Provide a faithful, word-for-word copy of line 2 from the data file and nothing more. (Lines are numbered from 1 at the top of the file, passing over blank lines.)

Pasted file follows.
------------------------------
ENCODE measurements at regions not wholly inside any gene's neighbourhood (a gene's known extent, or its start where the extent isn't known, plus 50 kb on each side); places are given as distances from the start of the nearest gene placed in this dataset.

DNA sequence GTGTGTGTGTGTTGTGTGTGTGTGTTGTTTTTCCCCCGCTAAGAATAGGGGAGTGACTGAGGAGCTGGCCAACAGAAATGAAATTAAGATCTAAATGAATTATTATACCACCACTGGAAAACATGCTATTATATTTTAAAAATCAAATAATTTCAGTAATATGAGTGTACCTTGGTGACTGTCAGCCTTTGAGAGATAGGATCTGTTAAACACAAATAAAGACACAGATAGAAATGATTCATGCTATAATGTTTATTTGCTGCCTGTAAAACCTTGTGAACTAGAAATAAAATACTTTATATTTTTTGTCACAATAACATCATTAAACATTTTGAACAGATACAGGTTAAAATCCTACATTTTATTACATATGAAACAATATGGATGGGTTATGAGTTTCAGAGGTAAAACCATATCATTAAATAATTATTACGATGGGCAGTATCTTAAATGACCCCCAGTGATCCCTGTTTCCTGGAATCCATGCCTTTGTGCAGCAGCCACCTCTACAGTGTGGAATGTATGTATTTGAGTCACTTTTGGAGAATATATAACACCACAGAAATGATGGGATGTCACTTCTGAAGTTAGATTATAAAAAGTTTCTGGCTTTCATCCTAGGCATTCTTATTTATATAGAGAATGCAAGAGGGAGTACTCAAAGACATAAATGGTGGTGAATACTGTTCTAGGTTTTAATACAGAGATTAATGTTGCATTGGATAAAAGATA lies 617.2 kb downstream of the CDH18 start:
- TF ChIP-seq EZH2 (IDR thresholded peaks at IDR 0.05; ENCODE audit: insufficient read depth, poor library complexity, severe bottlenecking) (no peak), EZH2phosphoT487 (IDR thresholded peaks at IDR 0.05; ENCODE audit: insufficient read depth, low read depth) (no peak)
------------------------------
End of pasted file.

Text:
DNA sequence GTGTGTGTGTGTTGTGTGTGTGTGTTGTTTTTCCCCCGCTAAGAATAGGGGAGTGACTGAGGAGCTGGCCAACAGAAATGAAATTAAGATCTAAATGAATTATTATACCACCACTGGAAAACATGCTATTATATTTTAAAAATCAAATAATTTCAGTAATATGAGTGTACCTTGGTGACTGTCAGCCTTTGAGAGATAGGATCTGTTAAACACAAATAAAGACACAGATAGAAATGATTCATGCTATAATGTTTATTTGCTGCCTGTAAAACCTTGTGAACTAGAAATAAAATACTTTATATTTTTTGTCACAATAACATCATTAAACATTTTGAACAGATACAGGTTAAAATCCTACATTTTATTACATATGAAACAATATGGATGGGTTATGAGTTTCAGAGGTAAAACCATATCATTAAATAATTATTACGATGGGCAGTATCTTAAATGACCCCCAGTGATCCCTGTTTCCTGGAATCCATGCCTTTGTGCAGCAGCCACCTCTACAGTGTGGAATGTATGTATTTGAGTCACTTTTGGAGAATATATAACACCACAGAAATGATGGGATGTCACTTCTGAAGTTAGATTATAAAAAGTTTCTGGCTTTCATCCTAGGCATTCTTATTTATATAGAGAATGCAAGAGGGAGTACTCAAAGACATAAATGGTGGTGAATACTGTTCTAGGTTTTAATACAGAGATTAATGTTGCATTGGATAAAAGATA lies 617.2 kb downstream of the CDH18 start: